Human diseases such as heart failure, diabetes, neurodegenerative disorders, and many others result from the deficiency or dysfunction of critical cell types. Strategies for therapeutic tissue repair or regeneration require the in vitro manufacture of clinically relevant quantities of defined cell types. In addition to transplantation therapy, the generation of otherwise inaccessible cells also permits disease modeling, toxicology testing and drug discovery in vitro. In this review, we discuss current strategies to manipulate the identity of abundant and accessible cells by differentiation from an induced pluripotent state or direct conversion between differentiated states. We contrast these approaches with recent advances employing partial reprogramming to facilitate lineage switching, and discuss the mechanisms underlying the engineering of cell fate. Finally, we address the current limitations of the field and how the resulting cell types can be assessed to ensure the production of medically relevant populations.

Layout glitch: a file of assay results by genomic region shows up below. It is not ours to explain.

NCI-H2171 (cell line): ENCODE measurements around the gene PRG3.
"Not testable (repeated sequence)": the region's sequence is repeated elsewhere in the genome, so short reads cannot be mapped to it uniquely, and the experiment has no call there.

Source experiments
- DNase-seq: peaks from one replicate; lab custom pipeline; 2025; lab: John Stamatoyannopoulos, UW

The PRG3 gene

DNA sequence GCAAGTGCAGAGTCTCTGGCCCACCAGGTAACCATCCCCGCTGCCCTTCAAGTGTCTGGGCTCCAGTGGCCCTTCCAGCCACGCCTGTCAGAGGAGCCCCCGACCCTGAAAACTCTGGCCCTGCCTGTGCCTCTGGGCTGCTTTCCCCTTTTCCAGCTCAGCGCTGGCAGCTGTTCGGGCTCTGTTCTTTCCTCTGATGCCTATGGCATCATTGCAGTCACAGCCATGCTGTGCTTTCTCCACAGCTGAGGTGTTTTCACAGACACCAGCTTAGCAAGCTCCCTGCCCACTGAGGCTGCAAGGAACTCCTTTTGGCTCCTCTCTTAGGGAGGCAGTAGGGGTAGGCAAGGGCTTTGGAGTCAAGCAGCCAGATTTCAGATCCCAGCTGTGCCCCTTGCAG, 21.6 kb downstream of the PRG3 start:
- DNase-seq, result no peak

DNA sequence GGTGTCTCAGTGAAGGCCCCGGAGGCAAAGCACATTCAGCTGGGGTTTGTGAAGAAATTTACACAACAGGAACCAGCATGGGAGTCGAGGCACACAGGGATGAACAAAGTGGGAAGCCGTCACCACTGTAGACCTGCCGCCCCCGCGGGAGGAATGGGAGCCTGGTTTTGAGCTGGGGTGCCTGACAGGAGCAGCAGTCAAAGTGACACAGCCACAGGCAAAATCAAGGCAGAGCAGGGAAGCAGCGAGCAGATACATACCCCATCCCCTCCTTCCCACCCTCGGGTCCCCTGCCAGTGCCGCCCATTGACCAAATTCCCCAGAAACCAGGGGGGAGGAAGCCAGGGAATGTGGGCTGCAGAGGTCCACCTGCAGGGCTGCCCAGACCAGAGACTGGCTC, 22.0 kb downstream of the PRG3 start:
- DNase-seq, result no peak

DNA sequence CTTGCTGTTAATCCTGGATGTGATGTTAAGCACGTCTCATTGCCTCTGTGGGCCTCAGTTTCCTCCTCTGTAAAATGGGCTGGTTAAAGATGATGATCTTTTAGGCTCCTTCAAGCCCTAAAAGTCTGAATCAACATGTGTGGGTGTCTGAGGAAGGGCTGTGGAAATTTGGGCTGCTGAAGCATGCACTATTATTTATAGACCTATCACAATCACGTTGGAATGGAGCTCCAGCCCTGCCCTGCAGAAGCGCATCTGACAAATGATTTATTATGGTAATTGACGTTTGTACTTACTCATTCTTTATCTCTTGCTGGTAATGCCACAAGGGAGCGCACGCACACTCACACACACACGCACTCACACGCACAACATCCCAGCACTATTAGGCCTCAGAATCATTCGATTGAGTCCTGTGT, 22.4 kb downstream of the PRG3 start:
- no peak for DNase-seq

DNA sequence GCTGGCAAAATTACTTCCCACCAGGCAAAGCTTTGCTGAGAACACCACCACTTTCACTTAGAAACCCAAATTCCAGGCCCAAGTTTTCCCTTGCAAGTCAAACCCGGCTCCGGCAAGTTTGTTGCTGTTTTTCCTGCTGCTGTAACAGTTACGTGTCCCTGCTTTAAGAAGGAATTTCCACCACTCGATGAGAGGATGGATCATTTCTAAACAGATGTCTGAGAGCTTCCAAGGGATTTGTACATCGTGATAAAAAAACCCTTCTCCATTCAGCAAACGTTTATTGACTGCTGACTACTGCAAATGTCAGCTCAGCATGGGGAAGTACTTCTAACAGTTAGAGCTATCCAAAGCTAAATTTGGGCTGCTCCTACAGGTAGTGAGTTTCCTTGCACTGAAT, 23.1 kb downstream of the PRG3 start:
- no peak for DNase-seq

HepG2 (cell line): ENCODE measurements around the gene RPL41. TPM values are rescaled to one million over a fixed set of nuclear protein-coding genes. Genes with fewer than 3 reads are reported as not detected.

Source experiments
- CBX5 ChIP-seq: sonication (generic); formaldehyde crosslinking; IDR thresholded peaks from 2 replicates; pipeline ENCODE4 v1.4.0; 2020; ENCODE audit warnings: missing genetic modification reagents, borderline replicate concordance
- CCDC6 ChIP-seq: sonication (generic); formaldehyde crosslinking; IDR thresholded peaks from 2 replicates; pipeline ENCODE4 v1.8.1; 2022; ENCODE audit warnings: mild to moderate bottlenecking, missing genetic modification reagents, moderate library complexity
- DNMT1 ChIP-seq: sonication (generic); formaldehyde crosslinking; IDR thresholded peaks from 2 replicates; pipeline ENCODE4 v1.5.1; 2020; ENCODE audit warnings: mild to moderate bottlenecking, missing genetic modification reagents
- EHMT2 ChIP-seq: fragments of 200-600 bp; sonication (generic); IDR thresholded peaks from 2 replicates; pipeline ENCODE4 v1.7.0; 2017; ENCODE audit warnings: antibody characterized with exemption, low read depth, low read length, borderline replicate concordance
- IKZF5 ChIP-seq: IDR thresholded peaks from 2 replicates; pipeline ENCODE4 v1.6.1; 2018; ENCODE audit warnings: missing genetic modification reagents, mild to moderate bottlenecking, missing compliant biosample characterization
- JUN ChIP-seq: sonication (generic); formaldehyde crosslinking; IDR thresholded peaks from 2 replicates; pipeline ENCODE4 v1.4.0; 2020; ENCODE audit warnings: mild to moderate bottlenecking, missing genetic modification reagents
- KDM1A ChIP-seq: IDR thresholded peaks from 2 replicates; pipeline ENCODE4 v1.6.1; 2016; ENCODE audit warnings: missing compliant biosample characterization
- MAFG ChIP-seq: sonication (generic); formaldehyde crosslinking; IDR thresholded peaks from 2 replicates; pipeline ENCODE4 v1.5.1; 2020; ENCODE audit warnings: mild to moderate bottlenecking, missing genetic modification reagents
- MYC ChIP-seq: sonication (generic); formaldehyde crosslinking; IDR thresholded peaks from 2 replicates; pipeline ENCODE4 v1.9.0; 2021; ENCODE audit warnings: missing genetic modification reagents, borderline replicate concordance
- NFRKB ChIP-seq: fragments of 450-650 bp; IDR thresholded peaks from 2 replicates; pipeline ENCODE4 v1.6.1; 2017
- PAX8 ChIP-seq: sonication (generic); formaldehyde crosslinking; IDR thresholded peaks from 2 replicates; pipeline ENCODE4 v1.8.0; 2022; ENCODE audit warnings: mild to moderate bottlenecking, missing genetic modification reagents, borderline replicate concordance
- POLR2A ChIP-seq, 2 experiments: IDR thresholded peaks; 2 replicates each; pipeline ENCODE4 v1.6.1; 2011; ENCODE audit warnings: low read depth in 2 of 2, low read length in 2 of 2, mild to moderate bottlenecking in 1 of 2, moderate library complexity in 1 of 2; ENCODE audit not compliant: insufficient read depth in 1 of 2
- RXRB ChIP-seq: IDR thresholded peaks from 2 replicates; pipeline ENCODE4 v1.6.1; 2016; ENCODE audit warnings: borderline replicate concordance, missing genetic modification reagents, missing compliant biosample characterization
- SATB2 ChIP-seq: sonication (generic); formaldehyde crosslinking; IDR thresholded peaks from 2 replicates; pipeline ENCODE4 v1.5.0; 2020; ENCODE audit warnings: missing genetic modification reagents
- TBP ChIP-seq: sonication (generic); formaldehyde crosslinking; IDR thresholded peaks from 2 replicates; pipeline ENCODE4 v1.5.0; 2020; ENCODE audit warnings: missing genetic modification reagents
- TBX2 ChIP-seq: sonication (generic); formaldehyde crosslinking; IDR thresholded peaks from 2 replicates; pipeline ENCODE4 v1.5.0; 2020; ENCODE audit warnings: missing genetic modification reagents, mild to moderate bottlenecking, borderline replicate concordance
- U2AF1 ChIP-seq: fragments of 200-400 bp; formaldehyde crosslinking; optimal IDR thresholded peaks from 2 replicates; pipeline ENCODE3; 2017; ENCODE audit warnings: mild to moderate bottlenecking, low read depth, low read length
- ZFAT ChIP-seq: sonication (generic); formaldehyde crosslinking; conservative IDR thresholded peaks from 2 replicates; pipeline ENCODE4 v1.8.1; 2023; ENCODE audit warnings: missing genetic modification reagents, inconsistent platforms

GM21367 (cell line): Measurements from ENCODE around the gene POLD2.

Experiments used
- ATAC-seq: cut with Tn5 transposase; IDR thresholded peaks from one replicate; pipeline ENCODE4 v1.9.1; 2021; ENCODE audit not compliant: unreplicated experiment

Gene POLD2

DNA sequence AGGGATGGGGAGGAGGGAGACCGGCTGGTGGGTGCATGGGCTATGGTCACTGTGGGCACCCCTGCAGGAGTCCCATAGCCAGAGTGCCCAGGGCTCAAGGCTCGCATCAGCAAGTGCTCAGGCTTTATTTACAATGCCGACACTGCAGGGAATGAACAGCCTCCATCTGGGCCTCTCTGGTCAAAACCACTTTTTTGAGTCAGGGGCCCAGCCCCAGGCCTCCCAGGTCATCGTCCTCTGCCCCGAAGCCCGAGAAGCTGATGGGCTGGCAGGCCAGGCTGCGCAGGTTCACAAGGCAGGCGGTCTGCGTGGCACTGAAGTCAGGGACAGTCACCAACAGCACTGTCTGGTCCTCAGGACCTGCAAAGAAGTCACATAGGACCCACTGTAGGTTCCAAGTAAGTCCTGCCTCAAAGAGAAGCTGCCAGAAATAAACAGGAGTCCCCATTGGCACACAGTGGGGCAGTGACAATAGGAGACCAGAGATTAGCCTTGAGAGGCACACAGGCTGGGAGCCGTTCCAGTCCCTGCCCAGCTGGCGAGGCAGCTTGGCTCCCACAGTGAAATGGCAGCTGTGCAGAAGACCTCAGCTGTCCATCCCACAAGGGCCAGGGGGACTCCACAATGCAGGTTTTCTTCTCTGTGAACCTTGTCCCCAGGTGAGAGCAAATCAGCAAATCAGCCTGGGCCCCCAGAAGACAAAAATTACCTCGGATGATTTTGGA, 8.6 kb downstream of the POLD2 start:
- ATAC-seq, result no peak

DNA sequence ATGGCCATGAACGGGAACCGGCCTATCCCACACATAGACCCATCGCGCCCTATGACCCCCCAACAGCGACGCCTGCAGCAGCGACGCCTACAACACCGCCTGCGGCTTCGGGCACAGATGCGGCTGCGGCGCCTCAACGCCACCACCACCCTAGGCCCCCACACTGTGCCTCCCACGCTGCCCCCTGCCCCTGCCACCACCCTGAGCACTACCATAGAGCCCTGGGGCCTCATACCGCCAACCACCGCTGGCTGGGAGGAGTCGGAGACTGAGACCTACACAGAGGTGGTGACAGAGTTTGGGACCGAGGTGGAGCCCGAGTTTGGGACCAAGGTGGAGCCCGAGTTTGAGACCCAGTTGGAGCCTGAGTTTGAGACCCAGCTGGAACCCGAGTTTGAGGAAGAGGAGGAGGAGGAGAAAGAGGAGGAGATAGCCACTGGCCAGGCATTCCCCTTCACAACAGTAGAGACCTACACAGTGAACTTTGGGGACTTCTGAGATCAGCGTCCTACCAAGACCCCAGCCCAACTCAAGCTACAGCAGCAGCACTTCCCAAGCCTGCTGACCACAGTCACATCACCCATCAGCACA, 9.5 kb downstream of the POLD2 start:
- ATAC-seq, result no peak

- Direct fate conversion
- Directed differentiation